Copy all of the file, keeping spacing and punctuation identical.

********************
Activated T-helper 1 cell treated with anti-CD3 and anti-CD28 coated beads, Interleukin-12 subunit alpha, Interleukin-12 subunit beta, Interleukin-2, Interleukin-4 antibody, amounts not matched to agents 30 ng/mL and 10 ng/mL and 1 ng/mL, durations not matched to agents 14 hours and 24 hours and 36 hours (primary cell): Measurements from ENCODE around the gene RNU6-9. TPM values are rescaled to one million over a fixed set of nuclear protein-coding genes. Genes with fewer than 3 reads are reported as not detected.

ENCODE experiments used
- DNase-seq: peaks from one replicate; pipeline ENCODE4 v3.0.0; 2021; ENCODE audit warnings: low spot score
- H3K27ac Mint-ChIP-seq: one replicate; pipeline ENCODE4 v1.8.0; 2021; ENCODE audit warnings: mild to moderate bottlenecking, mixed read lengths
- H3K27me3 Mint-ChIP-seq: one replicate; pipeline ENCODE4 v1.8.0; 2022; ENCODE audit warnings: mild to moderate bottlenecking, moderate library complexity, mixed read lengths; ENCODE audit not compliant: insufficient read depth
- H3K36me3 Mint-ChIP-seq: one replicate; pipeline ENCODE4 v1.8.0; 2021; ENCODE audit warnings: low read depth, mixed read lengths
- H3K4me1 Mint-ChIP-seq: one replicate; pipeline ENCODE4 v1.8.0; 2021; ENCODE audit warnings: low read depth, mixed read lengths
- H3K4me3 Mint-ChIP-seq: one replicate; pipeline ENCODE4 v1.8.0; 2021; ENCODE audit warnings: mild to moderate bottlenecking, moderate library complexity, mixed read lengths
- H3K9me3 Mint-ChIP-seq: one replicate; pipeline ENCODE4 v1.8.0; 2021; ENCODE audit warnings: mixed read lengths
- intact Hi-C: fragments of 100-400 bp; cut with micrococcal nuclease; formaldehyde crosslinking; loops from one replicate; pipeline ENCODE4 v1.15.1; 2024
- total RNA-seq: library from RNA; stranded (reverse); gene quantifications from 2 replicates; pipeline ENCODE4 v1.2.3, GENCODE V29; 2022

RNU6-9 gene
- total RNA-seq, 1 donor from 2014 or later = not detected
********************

Activated T-helper 1 cell treated with anti-CD3 and anti-CD28 coated beads, Interleukin-12 subunit alpha, Interleukin-12 subunit beta, Interleukin-2, Interleukin-4 antibody, amounts not matched to agents 30 ng/mL and 10 ng/mL and 1 ng/mL, durations not matched to agents 14 hours and 24 hours and 36 hours (primary cell): Measurements from ENCODE around the gene RNU6-9. TPM values are rescaled to one million over a fixed set of nuclear protein-coding genes. Genes with fewer than 3 reads are reported as not detected.

ENCODE experiments used
- DNase-seq: peaks from one replicate; pipeline ENCODE4 v3.0.0; 2021; ENCODE audit warnings: low spot score
- H3K27ac Mint-ChIP-seq: one replicate; pipeline ENCODE4 v1.8.0; 2021; ENCODE audit warnings: mild to moderate bottlenecking, mixed read lengths
- H3K27me3 Mint-ChIP-seq: one replicate; pipeline ENCODE4 v1.8.0; 2022; ENCODE audit warnings: mild to moderate bottlenecking, moderate library complexity, mixed read lengths; ENCODE audit not compliant: insufficient read depth
- H3K36me3 Mint-ChIP-seq: one replicate; pipeline ENCODE4 v1.8.0; 2021; ENCODE audit warnings: low read depth, mixed read lengths
- H3K4me1 Mint-ChIP-seq: one replicate; pipeline ENCODE4 v1.8.0; 2021; ENCODE audit warnings: low read depth, mixed read lengths
- H3K4me3 Mint-ChIP-seq: one replicate; pipeline ENCODE4 v1.8.0; 2021; ENCODE audit warnings: mild to moderate bottlenecking, moderate library complexity, mixed read lengths
- H3K9me3 Mint-ChIP-seq: one replicate; pipeline ENCODE4 v1.8.0; 2021; ENCODE audit warnings: mixed read lengths
- intact Hi-C: fragments of 100-400 bp; cut with micrococcal nuclease; formaldehyde crosslinking; loops from one replicate; pipeline ENCODE4 v1.15.1; 2024
- total RNA-seq: library from RNA; stranded (reverse); gene quantifications from 2 replicates; pipeline ENCODE4 v1.2.3, GENCODE V29; 2022

RNU6-9 gene
- total RNA-seq, 1 donor from 2014 or later = not detected